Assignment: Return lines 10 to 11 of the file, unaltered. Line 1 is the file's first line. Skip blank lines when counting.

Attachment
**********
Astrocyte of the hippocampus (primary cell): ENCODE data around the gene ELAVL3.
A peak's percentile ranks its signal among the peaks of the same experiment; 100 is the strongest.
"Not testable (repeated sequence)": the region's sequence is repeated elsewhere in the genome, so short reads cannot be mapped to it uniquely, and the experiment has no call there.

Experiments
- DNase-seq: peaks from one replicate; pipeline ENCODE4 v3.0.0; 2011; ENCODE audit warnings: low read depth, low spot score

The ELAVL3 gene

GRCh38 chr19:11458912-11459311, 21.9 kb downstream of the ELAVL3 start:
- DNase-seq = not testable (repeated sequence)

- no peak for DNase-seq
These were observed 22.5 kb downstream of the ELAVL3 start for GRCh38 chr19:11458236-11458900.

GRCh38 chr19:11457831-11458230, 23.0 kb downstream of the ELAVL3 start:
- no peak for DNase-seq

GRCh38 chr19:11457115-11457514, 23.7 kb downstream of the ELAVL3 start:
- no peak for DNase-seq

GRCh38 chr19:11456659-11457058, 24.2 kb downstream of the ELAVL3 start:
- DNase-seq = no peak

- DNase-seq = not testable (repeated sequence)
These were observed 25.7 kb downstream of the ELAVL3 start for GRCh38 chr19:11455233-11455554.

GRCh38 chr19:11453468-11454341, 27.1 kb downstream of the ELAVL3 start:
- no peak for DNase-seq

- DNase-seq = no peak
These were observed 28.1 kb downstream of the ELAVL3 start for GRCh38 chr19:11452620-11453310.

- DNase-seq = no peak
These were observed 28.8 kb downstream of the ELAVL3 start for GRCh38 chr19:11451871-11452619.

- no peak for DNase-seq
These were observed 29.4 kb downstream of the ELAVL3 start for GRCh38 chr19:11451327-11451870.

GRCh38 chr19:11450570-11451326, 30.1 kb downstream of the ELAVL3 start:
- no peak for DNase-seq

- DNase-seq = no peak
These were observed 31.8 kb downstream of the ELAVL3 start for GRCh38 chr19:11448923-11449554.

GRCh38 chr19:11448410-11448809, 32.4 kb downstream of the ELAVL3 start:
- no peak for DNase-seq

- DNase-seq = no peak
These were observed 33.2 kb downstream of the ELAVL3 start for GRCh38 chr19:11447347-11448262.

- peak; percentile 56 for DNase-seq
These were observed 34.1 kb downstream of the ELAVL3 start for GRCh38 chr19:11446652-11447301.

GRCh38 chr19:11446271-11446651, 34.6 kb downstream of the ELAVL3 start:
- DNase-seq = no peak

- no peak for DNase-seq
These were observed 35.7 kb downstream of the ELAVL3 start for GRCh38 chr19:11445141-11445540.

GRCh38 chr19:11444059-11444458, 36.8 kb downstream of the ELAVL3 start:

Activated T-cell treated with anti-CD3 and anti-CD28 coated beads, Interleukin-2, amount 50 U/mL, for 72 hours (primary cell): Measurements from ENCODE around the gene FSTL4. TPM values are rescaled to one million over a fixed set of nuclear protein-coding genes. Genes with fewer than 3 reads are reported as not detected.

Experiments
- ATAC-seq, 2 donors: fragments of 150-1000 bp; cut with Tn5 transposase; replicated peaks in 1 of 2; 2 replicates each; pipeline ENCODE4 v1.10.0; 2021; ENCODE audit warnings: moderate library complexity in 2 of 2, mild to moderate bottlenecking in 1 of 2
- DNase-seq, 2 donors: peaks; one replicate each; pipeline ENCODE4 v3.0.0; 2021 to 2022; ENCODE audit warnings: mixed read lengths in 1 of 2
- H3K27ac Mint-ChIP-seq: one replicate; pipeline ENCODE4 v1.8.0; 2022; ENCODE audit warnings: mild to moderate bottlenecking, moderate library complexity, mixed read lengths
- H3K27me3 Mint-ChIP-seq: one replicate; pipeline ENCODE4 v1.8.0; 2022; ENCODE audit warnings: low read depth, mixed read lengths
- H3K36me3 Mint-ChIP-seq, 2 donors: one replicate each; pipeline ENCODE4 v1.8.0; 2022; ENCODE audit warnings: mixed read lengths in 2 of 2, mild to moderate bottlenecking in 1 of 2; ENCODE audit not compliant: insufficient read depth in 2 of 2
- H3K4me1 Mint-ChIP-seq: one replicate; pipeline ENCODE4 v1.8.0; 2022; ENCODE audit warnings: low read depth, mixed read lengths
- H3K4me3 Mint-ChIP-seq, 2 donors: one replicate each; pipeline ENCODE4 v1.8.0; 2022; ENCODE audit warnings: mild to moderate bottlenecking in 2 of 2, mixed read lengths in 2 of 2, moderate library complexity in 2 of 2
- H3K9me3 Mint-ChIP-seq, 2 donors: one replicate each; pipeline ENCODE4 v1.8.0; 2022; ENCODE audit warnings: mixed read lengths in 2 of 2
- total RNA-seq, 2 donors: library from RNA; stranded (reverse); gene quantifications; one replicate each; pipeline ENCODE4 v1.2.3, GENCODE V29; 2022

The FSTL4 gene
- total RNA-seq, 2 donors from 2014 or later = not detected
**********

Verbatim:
These were observed 22.5 kb downstream of the ELAVL3 start for GRCh38 chr19:11458236-11458900.

GRCh38 chr19:11457831-11458230, 23.0 kb downstream of the ELAVL3 start: